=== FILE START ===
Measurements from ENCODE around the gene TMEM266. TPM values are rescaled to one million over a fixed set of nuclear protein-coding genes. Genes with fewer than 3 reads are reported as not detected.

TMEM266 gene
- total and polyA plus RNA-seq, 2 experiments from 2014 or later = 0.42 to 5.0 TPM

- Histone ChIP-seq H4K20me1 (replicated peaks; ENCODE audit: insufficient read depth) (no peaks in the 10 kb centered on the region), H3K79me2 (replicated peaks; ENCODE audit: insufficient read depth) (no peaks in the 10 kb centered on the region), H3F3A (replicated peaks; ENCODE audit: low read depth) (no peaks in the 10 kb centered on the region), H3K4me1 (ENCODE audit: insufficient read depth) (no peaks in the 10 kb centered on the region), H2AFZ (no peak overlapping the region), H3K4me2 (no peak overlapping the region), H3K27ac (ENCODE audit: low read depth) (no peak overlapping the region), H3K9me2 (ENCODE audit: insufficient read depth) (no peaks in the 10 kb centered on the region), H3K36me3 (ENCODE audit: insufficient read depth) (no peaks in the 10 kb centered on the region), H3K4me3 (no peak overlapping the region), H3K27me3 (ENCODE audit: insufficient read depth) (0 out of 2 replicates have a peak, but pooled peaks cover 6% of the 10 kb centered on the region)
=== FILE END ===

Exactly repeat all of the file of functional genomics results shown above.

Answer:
Measurements from ENCODE around the gene TMEM266. TPM values are rescaled to one million over a fixed set of nuclear protein-coding genes. Genes with fewer than 3 reads are reported as not detected.

TMEM266 gene
- total and polyA plus RNA-seq, 2 experiments from 2014 or later = 0.42 to 5.0 TPM

- Histone ChIP-seq H4K20me1 (replicated peaks; ENCODE audit: insufficient read depth) (no peaks in the 10 kb centered on the region), H3K79me2 (replicated peaks; ENCODE audit: insufficient read depth) (no peaks in the 10 kb centered on the region), H3F3A (replicated peaks; ENCODE audit: low read depth) (no peaks in the 10 kb centered on the region), H3K4me1 (ENCODE audit: insufficient read depth) (no peaks in the 10 kb centered on the region), H2AFZ (no peak overlapping the region), H3K4me2 (no peak overlapping the region), H3K27ac (ENCODE audit: low read depth) (no peak overlapping the region), H3K9me2 (ENCODE audit: insufficient read depth) (no peaks in the 10 kb centered on the region), H3K36me3 (ENCODE audit: insufficient read depth) (no peaks in the 10 kb centered on the region), H3K4me3 (no peak overlapping the region), H3K27me3 (ENCODE audit: insufficient read depth) (0 out of 2 replicates have a peak, but pooled peaks cover 6% of the 10 kb centered on the region)